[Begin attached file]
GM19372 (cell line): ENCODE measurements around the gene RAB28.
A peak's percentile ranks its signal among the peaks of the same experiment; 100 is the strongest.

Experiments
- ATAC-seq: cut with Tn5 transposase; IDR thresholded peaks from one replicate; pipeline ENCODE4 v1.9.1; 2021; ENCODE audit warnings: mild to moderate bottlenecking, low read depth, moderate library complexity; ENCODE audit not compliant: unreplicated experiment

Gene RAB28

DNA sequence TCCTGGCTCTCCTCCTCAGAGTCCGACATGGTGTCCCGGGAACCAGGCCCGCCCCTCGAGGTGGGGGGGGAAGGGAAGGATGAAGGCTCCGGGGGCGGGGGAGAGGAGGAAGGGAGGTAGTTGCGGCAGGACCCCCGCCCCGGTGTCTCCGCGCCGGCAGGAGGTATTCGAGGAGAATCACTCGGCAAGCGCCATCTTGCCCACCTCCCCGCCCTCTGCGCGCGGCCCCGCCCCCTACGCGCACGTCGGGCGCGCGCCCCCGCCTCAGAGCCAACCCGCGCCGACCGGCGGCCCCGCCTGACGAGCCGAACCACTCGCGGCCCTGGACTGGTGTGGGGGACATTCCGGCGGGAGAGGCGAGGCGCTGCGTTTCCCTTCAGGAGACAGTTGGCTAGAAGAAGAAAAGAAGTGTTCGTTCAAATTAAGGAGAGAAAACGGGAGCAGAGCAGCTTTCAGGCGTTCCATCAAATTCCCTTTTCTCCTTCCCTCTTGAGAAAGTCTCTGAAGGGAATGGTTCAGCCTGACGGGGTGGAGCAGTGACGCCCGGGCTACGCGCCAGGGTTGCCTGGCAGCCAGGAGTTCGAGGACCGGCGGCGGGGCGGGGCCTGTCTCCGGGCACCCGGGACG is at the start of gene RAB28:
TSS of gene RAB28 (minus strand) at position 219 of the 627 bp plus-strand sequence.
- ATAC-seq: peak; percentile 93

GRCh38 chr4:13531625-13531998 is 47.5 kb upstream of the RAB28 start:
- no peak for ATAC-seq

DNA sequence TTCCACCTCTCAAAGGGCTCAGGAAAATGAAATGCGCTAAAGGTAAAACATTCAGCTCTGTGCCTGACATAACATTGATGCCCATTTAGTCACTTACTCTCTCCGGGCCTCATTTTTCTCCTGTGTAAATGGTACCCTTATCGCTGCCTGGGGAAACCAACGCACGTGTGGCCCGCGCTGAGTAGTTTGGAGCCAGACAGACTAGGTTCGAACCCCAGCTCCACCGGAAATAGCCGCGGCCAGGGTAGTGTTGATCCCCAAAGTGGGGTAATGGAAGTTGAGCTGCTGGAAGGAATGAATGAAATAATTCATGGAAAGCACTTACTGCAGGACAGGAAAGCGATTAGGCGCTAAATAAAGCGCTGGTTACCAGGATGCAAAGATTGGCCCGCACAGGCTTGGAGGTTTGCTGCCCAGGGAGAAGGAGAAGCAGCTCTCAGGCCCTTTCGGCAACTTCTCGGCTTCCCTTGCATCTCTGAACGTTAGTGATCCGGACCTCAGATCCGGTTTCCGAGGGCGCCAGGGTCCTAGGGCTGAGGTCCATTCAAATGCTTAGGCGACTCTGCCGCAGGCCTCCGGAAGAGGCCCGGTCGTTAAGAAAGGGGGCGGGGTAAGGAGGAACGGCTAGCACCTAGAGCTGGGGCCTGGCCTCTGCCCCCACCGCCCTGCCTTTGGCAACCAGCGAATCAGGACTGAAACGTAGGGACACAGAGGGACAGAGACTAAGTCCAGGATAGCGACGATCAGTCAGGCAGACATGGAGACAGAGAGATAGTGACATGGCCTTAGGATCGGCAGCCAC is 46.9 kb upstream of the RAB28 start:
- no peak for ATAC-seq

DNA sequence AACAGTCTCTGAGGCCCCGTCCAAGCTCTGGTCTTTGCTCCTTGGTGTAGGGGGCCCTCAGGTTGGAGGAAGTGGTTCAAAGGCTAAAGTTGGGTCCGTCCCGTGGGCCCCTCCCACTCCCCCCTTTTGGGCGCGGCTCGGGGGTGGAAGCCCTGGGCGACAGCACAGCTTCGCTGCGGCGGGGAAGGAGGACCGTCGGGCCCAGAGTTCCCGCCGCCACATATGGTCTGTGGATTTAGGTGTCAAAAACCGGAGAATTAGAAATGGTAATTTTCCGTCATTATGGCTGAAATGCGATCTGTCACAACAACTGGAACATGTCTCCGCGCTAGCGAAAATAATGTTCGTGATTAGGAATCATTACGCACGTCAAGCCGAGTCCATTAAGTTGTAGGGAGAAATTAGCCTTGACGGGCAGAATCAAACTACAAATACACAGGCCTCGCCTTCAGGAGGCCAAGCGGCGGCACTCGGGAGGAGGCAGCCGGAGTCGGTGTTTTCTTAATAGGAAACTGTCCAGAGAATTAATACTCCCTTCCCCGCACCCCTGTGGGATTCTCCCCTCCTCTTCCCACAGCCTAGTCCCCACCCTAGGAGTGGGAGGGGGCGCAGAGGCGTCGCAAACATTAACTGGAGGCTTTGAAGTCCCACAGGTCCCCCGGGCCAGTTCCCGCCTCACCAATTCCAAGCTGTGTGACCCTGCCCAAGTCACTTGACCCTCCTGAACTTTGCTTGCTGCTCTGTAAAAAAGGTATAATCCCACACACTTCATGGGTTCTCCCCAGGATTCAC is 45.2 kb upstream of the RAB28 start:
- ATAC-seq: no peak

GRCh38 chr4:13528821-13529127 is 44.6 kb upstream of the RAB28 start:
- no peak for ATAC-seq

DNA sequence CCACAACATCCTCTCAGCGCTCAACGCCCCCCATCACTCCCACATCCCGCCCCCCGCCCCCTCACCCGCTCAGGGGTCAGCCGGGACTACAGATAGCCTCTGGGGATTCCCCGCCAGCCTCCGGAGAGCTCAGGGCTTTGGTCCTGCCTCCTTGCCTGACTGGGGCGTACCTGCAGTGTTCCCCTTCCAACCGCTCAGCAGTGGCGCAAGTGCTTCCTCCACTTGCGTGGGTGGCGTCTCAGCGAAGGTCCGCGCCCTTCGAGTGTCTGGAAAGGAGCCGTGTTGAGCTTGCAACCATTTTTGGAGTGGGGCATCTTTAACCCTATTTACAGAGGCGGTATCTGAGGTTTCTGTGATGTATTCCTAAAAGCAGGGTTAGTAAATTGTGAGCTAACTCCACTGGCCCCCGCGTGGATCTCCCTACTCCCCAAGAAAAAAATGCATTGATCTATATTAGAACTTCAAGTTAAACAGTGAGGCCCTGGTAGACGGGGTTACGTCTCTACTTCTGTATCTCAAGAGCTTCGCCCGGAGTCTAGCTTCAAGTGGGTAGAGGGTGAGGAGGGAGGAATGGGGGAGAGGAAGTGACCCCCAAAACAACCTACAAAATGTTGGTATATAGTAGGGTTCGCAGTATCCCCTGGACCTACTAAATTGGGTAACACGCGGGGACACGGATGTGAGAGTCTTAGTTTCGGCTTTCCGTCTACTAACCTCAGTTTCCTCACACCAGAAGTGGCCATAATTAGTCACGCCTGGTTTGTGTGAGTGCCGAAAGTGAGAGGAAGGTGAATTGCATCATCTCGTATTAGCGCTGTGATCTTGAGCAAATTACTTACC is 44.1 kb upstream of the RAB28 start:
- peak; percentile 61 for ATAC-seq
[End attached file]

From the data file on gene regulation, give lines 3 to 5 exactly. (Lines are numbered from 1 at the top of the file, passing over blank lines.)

Experiments
- ATAC-seq: cut with Tn5 transposase; IDR thresholded peaks from one replicate; pipeline ENCODE4 v1.9.1; 2021; ENCODE audit warnings: mild to moderate bottlenecking, low read depth, moderate library complexity; ENCODE audit not compliant: unreplicated experiment

Gene RAB28